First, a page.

Invictus (Paco Rabanne)

It's ironic that when I first approached the Dior counter to try Sauvage, an eager salesboy cut me off to try Invictus, a scent I'd already tried twice before. Even more ironic is the fact that Sauvage is pegged as being "generic," "disappointing," "non-Sauvage," "boring," and "synthetic," when in fact Invictus is the real embodiment of those charges, a hundred times over. In comparison to Rabanne's scent, Sauvage is a delicately balanced niche act that only the best noses should deign to poo-poo.

When I think of a blatant designer masculine fragrance fail, I certainly don't think of Sauvage, nor do I think of Bleu de Chanel, Platinum Egoiste, or something as unfortunately ubiquitous as Rabanne's own 1 Million. No, I think of Invictus, a terrible fragrance from top to bottom. This scent is the epitome of cheapness. Its profile - sweet fruit and ambery, vanillic musks - is overtly synthetic, compositionally scratchy (the notes pierce my nose), and as innocuously forgettable as elevator muzak. Its eventual drydown to a bland, super-soapy "fresh" amber is none too convincing, even as far as "youthful" scents go, and if you're looking for a better soapy frag, look no further than Paco Rabanne's original masculine from forty years prior.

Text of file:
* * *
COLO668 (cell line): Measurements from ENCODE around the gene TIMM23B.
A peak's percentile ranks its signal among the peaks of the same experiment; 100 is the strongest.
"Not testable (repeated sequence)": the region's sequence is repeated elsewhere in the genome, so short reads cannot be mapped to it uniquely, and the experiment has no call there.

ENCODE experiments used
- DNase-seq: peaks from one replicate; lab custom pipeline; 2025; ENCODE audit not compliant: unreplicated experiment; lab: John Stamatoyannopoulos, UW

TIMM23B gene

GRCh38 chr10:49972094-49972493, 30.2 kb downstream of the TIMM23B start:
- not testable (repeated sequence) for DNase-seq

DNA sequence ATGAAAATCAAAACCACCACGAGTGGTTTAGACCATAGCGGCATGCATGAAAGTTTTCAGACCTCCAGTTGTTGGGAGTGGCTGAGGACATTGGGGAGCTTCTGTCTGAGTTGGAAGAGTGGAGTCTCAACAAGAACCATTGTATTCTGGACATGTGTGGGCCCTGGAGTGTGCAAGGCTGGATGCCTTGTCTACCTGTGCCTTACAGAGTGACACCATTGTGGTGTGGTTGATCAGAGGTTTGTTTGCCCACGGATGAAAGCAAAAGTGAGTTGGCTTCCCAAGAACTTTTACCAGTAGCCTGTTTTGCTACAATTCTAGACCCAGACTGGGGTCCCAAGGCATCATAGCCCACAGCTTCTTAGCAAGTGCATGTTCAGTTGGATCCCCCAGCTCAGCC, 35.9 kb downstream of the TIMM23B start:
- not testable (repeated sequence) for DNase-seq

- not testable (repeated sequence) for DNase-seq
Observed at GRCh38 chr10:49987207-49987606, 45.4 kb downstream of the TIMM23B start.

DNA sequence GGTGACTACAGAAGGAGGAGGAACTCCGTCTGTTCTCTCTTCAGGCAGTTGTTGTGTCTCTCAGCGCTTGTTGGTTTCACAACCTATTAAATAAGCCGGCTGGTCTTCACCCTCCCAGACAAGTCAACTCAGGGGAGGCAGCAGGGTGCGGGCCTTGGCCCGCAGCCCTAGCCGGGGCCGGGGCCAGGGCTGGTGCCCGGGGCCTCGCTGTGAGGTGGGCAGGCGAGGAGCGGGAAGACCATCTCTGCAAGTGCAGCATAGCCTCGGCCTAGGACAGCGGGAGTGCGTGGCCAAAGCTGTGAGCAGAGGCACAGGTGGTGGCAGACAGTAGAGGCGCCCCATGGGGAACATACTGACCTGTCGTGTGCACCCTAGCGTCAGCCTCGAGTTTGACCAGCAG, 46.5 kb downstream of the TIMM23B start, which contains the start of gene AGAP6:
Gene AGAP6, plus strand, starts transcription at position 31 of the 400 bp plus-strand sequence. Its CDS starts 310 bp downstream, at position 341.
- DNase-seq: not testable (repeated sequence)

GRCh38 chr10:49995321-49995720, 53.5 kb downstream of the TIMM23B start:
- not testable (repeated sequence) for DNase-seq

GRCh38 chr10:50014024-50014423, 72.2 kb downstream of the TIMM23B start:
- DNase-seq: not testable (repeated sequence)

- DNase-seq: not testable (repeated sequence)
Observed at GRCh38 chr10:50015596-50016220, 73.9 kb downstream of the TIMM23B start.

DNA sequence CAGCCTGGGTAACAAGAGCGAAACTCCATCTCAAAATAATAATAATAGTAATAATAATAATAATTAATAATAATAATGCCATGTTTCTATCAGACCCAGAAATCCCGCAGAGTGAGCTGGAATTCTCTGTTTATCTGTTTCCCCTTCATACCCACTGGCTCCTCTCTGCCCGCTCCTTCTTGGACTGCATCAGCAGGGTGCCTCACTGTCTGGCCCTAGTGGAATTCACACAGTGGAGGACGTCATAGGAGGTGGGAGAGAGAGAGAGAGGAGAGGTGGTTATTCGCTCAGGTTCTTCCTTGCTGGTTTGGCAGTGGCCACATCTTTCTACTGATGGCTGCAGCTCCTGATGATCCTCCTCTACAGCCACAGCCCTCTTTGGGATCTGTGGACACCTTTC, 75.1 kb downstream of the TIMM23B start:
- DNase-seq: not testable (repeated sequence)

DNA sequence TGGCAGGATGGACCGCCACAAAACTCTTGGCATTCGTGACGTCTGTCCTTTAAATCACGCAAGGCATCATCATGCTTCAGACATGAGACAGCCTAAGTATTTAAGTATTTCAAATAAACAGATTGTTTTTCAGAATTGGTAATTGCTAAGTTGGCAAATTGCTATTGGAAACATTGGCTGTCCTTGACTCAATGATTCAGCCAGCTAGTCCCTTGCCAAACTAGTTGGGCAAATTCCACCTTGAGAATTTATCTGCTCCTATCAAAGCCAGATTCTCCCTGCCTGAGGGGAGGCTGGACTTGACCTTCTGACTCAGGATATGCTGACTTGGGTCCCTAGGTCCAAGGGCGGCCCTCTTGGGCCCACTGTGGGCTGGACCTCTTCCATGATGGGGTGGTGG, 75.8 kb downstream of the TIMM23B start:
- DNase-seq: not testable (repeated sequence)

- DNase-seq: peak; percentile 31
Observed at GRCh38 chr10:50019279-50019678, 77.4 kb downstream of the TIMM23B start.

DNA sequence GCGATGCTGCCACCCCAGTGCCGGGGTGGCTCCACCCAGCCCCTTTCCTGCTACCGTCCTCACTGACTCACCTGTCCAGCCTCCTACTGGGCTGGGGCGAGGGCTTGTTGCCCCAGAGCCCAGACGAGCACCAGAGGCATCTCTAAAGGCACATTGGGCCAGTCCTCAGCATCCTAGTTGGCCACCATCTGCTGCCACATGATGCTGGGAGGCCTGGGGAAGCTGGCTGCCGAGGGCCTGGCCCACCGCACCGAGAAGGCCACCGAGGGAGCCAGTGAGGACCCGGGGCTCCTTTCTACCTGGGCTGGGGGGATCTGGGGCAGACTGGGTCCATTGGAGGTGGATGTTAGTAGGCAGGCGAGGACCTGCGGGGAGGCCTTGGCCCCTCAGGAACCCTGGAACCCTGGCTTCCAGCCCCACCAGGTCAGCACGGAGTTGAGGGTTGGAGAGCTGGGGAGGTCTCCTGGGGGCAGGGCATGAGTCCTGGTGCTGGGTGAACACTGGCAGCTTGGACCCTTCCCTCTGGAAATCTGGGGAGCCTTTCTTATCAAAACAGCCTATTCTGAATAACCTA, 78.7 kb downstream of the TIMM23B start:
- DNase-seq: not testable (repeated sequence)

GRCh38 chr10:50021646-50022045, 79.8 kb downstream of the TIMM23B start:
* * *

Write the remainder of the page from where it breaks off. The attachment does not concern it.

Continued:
Invictus' citrus notes are perhaps its strongest feature, with a somewhat presentable grapefruit and mandarin orange accord that isn't outright offensive, but these are infused with a despicable "sea foam" note, a very chemical, fake-salty element, loud and ill judged alongside the relatively modest fruits. Again, if you want a woody citrus accord with a good sea spray accent, look no further than another terrific classic from the last thirty years, Cool Water (pre-2014 version). Why suffer through the unnecessary noise of Invictus' tidal wave chemical blast when Bourdon did it better, and for less money?

I can rattle off a bunch of other classics that Invictus reminds me of, including Drakkar Noir, Eternity, and Aspen. Invictus is remotely similar to all of these in certain ways, except it's dressed like David Arquette, sporting a Justin Bieber haircut. Worth the designer price for a bottle? No. Enough said.

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